I'm faced with a problem where we have an SPI NOR flash attached to an Intel I210 PCIe-ethernet adapter on a custom Cortex A9 based board. The SPI flash is normally used by the ethernet adapter to hold configuration data and firmware binary, but at the moment it's empty, in which case the ARM tools that Intel provided cannot touch the external SPI flash, and our ethernet chip now sits there unable to do anything helpful.
After digging around in the Intel chip's datasheet, I realised that there is a register with address offset 0x1201C called "FLA", and some bits in this register correspond with the sclk, miso, mosi and slave-select pins of the SPI flash. The datasheet recommends that, with an empty flash chip, the host should bit-bang commands to the SPI flash to enable writing to it through some other channels. I thought this would be a more promising approach than trying to port Intel's x86 drivers and tools to our board.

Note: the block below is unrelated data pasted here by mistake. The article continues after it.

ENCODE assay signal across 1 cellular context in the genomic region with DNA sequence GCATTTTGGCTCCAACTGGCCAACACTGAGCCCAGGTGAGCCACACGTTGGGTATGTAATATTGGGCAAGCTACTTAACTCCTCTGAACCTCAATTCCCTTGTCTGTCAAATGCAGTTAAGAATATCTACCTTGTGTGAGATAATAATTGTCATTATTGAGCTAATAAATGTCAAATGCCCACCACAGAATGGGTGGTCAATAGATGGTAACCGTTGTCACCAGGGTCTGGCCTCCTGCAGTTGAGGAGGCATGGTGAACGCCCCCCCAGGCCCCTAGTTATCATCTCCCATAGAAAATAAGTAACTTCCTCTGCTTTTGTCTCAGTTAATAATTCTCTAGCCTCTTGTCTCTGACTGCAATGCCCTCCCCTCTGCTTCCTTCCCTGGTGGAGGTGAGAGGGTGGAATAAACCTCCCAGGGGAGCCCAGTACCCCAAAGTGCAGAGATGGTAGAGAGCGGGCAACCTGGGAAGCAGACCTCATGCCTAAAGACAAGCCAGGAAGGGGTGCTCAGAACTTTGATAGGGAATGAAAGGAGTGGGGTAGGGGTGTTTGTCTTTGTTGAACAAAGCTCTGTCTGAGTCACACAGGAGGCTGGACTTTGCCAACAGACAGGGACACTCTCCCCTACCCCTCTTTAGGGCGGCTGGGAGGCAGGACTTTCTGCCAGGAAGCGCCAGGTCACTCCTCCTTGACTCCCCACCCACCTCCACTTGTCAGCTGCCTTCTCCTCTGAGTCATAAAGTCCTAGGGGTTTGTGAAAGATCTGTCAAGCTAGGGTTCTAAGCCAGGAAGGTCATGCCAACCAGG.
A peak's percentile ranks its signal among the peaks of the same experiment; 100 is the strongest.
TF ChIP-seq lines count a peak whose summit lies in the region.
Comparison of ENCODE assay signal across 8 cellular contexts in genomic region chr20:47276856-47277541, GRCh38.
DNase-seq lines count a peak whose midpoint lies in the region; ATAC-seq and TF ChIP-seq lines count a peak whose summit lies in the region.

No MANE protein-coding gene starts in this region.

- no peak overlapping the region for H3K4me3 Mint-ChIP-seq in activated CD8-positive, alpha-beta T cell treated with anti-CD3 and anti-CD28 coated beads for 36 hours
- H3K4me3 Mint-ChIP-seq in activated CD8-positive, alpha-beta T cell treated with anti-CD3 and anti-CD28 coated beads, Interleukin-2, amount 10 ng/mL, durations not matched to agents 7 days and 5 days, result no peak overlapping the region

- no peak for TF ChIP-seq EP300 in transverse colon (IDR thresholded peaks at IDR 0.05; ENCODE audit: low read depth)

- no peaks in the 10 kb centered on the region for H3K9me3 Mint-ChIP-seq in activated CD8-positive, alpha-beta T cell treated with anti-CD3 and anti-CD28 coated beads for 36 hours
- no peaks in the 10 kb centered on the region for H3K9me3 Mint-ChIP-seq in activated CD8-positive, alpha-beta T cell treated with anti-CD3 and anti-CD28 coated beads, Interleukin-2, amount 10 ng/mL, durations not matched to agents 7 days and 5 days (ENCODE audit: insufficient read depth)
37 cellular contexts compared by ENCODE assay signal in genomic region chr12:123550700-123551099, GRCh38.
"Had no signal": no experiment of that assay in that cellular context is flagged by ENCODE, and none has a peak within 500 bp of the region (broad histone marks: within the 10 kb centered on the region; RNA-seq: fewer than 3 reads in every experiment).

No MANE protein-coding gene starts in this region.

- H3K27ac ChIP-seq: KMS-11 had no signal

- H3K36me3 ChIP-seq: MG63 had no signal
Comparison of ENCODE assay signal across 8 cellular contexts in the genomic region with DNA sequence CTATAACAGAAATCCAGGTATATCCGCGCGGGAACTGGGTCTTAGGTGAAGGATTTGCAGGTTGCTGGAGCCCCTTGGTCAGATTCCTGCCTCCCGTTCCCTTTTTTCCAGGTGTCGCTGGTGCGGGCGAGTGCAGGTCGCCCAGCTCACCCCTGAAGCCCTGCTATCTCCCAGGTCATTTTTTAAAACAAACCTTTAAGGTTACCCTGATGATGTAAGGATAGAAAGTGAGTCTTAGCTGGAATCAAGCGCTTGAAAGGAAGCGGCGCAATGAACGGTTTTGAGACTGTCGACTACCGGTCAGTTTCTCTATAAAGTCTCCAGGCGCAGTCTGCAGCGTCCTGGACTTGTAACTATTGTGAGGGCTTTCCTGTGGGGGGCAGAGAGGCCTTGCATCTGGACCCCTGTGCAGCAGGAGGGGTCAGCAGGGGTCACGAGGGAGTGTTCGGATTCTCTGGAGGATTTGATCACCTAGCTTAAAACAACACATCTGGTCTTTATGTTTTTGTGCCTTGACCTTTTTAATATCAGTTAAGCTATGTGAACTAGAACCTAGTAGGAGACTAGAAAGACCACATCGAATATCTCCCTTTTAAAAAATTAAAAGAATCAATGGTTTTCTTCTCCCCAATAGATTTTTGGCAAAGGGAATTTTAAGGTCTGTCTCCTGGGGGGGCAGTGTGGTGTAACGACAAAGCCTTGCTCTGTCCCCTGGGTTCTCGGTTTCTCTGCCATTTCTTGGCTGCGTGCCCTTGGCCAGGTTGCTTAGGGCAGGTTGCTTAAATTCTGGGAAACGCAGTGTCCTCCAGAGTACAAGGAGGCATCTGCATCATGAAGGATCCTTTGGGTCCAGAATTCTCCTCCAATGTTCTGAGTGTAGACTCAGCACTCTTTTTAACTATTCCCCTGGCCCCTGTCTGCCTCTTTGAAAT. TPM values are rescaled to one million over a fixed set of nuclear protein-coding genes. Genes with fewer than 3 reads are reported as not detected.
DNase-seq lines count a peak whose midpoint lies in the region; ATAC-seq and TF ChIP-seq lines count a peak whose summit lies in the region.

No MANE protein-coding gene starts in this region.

My problem is that, since the SPI flash operates at a much slower clock rate than the PCIe bus, how do I make sure that the slave-select and mosi signals arrive with sufficient setup and hold times relative to sclk?
Say, if I drive slave-select low in one memory-write operation and pulse the clock high in the next, does the PCIe infrastructure give any guarantee about the time between the packets arriving? Will it guarantee that the packet containing slave-select will arrive before the one containing the rising edge of sclk at all? Is using nanosleep() to try and add a delay between them a reasonable approach, for example?
I feel as if I've misunderstood some things and am going about it in a wrong way. How is this sort of bit-banging access usually done to ensure that the timing constraints are met?